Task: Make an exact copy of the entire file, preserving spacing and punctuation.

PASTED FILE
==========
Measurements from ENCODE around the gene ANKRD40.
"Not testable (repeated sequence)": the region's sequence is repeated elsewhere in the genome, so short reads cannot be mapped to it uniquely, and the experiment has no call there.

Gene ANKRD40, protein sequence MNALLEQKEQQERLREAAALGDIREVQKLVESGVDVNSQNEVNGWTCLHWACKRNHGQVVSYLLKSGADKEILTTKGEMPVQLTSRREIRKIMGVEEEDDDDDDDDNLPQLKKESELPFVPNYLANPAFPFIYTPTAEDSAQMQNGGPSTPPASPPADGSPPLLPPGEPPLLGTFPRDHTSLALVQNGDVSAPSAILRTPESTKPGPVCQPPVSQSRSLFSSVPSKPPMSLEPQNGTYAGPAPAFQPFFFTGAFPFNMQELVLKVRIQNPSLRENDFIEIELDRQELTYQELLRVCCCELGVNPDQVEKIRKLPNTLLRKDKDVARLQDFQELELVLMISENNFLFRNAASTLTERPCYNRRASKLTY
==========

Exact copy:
Measurements from ENCODE around the gene ANKRD40.
"Not testable (repeated sequence)": the region's sequence is repeated elsewhere in the genome, so short reads cannot be mapped to it uniquely, and the experiment has no call there.

Gene ANKRD40, protein sequence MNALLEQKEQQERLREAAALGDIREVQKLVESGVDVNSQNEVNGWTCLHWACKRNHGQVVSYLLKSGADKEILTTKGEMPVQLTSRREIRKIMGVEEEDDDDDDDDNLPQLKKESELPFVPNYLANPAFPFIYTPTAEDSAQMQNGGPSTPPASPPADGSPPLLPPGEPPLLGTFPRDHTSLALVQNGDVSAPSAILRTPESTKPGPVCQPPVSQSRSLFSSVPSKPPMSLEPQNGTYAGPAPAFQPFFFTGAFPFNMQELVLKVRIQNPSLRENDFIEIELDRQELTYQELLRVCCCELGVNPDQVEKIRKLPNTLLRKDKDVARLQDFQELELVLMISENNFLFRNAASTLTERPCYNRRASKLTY